Middle East Notes and Comment: Remembering Versus Imagining
March 13, 2018Remembering Versus Imagining: Unlike many memorials, Abu Dhabi’s new one is more about the future than the past.
Bringing Back Babel: A language barrier between Iraqi Kurdistan and much of the rest of the country poses a host of challenges.
New Report: Citizens in Training: Conscription and Nation-building in the United Arab Emirates: The CSIS Middle East Program has released a report on the UAE's ambitious experiment in universal military conscription as a tool to shape a new kind of citizen for the future of the UAE.
The Citizens in Training Podcast: Unpublished Insights: A six-part mini-series featuring diverse expert insights into the most pressing questions raised by the "Citizens in Training" report.
In the Media: Commentary by program scholars on the evolving situation in East Ghouta and Netanyahu's U.S. visit.
Remembering Versus Imagining
By Jon B. Alterman
War memorials in the United States take different forms, but they are almost always built at the same time: When the veterans feel like their generation is fading away. Such memorials are, almost by definition, backward-looking. They are about shaping the relationship between the past and the present.
The recently built war memorial in Abu Dhabi is mostly about the present and the future. While nominally about memorializing those who gave their lives for the United Arab Emirates (UAE), the memorial—and the attached visitors’ center—is an elaborate attempt by the country’s young leadership to shape citizens’ relationship to the nation. The Wahat al-Karama complex—“The Oasis of Dignity” in English—is more about teaching than remembering, and it fits into a broader UAE project to reshape the relationship between people and their government.
From a distance, the memorial itself is of universal appeal. Thirty-one large aluminum-clad panels stand in two lines along a narrow channel of water. The tallest panel is monumental, standing 75 feet high. The shortest is about 10 feet off the ground, and it leans heavily on a long narrow ramp on which the allegiance pledge of the UAE armed forces is inscribed. While the tall end panels are erect, all of the other panels lean on each other, symbolizing interdependence. From the tall end, the tops of the panels descend to form a gentle slope, and from the side they echo the strong triangular shape of the Iwo Jima memorial in Arlington, Virginia.
A closer view of the panels reveals their particularism. They are inscribed with poems and quotations from four preeminent thought-leaders in the UAE: the country’s founder, Sheikh Zayed Al Nahyan; the current UAE president, Sheikh Khalifa bin Zayed Al Nahyan; the ruler of Dubai, Sheikh Mohammed bin Rashid Al Maktoum; and the crown prince of Abu Dhabi, Sheikh Mohammed bin Zayed Al Nahyan. The memorial serves to reinforce the rulers’ authority and legitimacy.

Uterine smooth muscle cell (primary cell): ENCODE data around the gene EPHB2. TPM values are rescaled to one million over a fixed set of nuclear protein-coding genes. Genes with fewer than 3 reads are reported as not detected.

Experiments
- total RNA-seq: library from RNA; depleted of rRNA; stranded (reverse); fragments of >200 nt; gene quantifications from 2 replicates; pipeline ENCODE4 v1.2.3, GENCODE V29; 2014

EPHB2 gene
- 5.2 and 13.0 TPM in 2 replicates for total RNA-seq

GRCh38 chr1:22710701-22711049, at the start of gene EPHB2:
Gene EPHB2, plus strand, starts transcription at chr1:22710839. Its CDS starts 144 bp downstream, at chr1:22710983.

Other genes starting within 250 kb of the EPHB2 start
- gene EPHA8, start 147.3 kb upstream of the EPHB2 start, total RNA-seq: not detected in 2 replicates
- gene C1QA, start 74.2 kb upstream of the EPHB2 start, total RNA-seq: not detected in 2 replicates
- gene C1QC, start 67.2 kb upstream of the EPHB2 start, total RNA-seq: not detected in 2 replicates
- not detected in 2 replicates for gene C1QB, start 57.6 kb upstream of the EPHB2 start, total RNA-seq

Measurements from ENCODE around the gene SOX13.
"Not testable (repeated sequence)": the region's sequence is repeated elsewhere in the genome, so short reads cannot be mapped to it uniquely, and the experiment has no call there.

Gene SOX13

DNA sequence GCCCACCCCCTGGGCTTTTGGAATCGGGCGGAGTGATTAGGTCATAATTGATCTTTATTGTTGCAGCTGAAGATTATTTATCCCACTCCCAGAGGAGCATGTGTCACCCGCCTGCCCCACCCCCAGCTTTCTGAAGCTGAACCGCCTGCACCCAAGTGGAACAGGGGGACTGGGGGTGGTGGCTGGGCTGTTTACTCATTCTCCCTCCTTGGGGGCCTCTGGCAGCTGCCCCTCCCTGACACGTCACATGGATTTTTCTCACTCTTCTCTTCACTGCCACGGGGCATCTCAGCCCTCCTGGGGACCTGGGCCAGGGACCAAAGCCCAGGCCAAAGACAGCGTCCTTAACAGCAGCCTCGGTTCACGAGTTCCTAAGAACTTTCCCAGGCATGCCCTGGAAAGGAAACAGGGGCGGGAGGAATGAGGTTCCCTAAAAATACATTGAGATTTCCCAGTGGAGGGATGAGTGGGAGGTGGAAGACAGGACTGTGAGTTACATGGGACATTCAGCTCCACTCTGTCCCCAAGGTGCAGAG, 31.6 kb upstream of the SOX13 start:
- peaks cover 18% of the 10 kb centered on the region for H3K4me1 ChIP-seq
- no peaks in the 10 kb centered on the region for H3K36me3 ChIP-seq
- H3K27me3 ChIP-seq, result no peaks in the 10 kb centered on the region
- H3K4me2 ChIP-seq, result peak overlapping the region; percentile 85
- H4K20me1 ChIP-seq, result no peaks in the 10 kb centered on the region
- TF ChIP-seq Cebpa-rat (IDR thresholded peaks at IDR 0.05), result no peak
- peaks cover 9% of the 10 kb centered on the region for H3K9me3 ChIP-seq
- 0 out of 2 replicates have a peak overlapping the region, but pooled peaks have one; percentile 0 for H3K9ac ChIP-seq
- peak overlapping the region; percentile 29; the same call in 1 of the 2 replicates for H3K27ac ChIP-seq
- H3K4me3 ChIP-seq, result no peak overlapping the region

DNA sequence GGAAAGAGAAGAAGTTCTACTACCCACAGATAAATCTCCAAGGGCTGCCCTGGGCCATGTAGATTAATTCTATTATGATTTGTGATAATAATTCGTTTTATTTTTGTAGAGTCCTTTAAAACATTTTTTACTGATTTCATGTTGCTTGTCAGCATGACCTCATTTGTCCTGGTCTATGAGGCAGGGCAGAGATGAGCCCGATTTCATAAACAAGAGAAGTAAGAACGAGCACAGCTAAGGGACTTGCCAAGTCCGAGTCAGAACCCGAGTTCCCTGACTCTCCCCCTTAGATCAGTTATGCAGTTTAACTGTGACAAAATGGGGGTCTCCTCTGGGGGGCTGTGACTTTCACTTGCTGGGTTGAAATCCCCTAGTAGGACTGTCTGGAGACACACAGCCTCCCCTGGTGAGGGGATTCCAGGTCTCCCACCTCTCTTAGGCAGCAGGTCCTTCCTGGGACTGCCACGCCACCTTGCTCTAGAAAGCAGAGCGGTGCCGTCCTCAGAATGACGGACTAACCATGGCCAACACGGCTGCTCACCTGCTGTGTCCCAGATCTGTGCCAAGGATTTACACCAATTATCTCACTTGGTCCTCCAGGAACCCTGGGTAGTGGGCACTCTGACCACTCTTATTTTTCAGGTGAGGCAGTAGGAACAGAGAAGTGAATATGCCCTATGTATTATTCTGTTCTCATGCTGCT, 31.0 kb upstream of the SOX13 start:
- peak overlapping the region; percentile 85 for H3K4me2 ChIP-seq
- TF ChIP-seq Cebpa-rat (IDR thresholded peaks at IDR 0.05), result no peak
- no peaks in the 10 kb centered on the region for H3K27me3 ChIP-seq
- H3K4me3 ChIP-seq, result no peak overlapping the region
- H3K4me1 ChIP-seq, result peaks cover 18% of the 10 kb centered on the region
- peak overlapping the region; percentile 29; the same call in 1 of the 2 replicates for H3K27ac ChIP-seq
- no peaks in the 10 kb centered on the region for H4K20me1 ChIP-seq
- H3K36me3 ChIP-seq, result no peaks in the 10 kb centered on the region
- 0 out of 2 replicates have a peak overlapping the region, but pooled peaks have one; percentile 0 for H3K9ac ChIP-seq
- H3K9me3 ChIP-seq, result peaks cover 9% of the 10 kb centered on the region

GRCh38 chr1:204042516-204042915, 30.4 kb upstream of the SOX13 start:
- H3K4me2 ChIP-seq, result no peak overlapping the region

Inside the visitors’ center, the exhibit becomes even more didactic. Dark stone pillars outline the seven values that the Emirates seeks to foster: giving, dedication, bravery, sacrifice, tolerance, chivalry, and loyalty. Each pillar has, in Arabic and English, a quotation from one of the country’s leaders, a description of the value that the pillar represents, and some sort of relic exemplifying the value. Each description ends with a direct question about the value described: “What do you most value and what would you sacrifice for it?" or “What inspires loyalty in you and how do you show it?"
Wahat al-Karama opened to the public just over a year ago, and it is part of a broader UAE effort to change citizens’ relationship to the state. In the 46 years since the UAE was founded, citizens have most often been the state’s beneficiaries. As in many rentier states—that is, states that derive much of their income through economic “rents” such as mineral deposits, rather than agriculture or industry—taxation has been low or nonexistent, government jobs have been nearly guaranteed for those who want them, utilities and fuel have been heavily subsidized, and services such as education and medical care have been free. The state has asked for little other than loyalty in return.
In the last five years, the equation has been changing. In part, the so-called Arab Spring was a sign that loyalty was no longer a given among young people. An ongoing war in Yemen has put Emirati soldiers in the line of fire, and about 100 are estimated to have died. But even more important than what has happened is a sense of what will happen: that the boom times of the previous years will come to a definitive end. Oil markets have shifted, populations have grown, and the cost of meeting rising expectations is expanding far faster than government revenues. Something has to give.
The UAE has been quicker than most to grasp this. Beginning in 2014, it instituted a conscription program targeted at every male citizen between 18 and 30. By law (and so far in practice), only narrow windows for exemptions exist, often based on a severe lack of fitness. The program does much more than teach self-defense and weapons handling. It emphasizes physical fitness, teaches loyalty and commitment, and forces young men to wake at dawn, march in formation, make their beds and clean toilets. The program is the focus of a new CSIS report, drawing on original research, available HERE.